Treasury Secretary John Snow on Thursday said the United States could face the prospect of not being able to pay its bills early next year unless Congress raises the government's borrowing authority, now capped at $8.18 trillion.
Snow, in a letter to lawmakers, estimated that the government is expected to bump into the statutory debt limit around the middle of February.
"At that time, unless the debt limit is raised or the Treasury Department takes authorized extraordinary actions, we will be unable to continue to finance government operations," Snow wrote.
If the department were to carry out various accounting maneuvers — as it has done in the past to avoid breaching the limit — that would free up finances and allow the government to keep paying its bills "no longer than mid-March," Snow wrote.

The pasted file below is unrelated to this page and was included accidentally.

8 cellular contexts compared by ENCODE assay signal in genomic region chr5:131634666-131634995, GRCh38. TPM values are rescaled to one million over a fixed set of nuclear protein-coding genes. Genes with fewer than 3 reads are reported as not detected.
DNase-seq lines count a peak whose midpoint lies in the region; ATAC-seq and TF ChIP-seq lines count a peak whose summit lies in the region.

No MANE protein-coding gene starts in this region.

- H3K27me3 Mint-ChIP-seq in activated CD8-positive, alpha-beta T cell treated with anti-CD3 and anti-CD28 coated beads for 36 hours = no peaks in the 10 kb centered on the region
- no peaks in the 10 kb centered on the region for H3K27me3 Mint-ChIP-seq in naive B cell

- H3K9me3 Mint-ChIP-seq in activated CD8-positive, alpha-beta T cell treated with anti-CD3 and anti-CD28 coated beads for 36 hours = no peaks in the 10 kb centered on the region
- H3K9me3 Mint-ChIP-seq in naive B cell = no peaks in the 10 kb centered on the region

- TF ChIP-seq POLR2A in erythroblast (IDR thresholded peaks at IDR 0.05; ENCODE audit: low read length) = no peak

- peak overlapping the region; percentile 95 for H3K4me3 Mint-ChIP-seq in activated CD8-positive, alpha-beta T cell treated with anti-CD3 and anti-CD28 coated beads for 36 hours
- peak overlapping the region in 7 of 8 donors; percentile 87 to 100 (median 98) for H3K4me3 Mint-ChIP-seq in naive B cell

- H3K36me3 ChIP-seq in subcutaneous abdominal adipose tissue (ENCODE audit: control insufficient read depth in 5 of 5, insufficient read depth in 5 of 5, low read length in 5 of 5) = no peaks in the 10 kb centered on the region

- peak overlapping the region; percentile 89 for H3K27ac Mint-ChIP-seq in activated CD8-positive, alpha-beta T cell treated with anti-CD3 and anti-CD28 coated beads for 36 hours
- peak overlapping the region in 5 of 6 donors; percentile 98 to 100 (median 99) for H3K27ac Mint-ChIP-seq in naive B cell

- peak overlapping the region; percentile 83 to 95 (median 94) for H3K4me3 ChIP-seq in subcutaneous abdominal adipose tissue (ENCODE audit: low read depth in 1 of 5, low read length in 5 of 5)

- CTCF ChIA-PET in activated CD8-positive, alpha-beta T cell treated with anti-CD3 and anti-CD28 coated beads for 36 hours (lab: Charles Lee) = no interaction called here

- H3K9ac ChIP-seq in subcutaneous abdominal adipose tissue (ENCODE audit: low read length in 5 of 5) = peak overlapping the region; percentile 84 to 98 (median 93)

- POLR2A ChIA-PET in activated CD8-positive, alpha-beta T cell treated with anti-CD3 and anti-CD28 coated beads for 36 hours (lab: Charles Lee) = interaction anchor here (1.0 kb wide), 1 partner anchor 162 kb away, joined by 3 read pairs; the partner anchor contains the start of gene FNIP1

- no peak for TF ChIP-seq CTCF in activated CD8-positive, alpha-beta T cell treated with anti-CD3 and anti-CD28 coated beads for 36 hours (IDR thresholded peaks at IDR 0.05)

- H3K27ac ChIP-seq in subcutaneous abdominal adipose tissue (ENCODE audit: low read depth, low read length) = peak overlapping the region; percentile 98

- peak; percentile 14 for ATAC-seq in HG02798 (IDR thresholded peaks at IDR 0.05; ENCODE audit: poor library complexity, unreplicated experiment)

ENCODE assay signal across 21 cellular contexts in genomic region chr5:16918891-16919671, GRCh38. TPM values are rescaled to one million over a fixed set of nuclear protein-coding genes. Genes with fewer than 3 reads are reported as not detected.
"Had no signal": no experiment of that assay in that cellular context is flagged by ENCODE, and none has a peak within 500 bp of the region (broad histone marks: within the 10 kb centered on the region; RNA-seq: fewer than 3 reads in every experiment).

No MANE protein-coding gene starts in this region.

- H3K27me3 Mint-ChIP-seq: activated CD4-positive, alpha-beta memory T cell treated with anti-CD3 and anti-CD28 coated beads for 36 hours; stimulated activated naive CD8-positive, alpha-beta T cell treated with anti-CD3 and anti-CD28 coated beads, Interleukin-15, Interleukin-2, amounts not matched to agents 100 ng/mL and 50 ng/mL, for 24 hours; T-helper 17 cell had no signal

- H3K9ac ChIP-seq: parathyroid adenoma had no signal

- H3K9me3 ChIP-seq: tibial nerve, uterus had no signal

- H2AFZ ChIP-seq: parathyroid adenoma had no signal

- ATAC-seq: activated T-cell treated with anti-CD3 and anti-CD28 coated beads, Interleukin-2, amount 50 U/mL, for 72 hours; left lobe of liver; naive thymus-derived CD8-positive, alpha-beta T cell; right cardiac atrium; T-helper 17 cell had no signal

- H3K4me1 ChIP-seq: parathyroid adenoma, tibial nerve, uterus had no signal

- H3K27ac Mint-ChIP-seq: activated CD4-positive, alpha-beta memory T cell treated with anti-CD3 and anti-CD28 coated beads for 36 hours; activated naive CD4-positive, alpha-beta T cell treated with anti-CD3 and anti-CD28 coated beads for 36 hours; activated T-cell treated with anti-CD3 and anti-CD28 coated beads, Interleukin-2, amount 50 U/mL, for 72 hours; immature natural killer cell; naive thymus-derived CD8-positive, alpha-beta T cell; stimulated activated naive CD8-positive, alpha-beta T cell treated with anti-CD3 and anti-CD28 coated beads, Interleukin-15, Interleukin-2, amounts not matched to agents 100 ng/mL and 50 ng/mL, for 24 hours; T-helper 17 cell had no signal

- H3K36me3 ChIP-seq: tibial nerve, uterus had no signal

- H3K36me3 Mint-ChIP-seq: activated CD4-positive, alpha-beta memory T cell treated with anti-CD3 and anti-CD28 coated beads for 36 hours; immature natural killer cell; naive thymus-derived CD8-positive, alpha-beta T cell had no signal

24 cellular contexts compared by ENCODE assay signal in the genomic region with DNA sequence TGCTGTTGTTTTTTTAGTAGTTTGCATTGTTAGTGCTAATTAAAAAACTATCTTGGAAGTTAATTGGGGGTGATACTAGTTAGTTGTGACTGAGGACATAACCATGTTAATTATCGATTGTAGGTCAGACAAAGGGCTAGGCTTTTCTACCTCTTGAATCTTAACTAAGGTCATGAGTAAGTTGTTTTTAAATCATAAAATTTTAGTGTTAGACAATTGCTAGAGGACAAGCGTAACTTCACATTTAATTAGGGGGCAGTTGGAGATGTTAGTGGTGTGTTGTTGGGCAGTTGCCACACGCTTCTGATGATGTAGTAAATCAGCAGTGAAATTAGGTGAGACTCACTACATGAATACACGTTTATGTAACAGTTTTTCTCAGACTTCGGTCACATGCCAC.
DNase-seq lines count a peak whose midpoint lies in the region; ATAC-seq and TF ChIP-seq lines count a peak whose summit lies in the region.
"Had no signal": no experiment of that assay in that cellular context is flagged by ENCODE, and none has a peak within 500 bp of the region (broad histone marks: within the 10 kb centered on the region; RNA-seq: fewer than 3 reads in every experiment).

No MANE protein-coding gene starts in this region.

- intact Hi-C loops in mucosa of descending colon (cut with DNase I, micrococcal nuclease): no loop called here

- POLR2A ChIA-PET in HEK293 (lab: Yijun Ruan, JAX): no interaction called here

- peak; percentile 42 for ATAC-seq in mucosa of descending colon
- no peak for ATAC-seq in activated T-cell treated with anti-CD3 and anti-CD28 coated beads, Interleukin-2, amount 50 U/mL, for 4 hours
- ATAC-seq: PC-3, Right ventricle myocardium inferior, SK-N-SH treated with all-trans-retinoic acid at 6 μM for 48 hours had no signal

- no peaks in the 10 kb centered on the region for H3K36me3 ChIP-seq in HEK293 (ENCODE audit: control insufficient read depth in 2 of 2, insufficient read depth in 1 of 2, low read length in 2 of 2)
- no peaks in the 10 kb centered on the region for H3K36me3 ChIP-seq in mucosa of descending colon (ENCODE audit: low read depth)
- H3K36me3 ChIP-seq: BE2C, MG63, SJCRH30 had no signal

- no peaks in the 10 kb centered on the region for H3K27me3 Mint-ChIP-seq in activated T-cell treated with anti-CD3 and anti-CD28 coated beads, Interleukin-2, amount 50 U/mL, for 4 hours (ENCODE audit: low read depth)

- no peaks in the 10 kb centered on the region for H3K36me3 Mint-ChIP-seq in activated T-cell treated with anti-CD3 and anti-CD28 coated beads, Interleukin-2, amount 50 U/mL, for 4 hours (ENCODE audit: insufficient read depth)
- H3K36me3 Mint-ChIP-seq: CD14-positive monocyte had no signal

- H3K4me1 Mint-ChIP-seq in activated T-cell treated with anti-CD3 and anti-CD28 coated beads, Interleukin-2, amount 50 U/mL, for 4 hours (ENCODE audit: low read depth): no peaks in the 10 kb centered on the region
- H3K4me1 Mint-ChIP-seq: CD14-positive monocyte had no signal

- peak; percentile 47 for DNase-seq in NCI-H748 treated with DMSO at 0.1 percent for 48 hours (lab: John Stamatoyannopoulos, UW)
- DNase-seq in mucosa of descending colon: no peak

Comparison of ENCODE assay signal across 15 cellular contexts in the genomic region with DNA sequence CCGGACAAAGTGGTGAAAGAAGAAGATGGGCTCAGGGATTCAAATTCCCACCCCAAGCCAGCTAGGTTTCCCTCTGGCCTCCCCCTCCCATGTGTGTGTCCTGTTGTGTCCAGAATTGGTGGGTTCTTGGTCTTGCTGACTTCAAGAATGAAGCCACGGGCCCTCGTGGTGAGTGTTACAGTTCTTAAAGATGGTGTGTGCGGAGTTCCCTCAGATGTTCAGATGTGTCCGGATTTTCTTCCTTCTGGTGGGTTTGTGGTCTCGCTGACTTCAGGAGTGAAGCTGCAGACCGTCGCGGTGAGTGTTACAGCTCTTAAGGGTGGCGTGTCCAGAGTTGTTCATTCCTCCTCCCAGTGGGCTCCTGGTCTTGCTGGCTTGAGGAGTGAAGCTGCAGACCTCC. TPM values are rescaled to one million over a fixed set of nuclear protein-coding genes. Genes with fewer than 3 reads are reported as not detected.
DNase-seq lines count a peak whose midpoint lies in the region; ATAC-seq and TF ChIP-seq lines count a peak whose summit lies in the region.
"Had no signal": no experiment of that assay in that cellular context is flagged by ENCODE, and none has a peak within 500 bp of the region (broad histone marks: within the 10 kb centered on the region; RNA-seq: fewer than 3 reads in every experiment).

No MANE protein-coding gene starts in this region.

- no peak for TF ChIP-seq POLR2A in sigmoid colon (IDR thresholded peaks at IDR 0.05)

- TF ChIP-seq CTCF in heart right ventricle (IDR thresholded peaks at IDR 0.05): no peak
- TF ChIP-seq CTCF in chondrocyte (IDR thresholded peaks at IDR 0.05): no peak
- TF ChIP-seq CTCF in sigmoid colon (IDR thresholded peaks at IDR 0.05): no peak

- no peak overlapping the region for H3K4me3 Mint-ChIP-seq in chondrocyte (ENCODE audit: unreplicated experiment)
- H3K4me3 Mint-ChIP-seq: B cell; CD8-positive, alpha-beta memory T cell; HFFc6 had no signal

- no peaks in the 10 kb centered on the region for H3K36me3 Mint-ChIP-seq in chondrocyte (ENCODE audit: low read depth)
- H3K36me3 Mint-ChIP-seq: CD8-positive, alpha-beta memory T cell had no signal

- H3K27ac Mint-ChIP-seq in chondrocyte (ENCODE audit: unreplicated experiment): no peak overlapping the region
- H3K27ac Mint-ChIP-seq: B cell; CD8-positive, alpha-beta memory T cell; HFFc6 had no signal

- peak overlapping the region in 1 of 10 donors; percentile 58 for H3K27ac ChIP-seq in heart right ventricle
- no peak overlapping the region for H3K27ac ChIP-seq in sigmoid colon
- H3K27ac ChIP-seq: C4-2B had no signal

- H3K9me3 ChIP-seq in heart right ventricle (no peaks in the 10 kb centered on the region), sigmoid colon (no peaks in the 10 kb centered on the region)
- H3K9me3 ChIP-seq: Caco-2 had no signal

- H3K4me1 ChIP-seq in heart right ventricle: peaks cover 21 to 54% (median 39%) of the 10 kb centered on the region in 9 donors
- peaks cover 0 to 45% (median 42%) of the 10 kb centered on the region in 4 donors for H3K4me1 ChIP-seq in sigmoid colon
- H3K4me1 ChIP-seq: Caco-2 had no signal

Boosting the debt limit is more a matter of politics than economics.
Economists doubt Congress will refuse to raise the limit. A federal default is considered unimaginable because it would rattle bond markets, force interest rates higher and shake the economy.
The last time Congress agreed to boost the debt limit was in November 2004 — from $7.38 trillion to the current $8.18 trillion. The government's statutory borrowing authority also was pushed up in 2002 and in 2003.
Snow's letter did not say how much of a boost to the current debt limit the department would like to see this time.
Instead, Snow implored: "I am writing to request that Congress raise the statutory debt limit as soon as possible."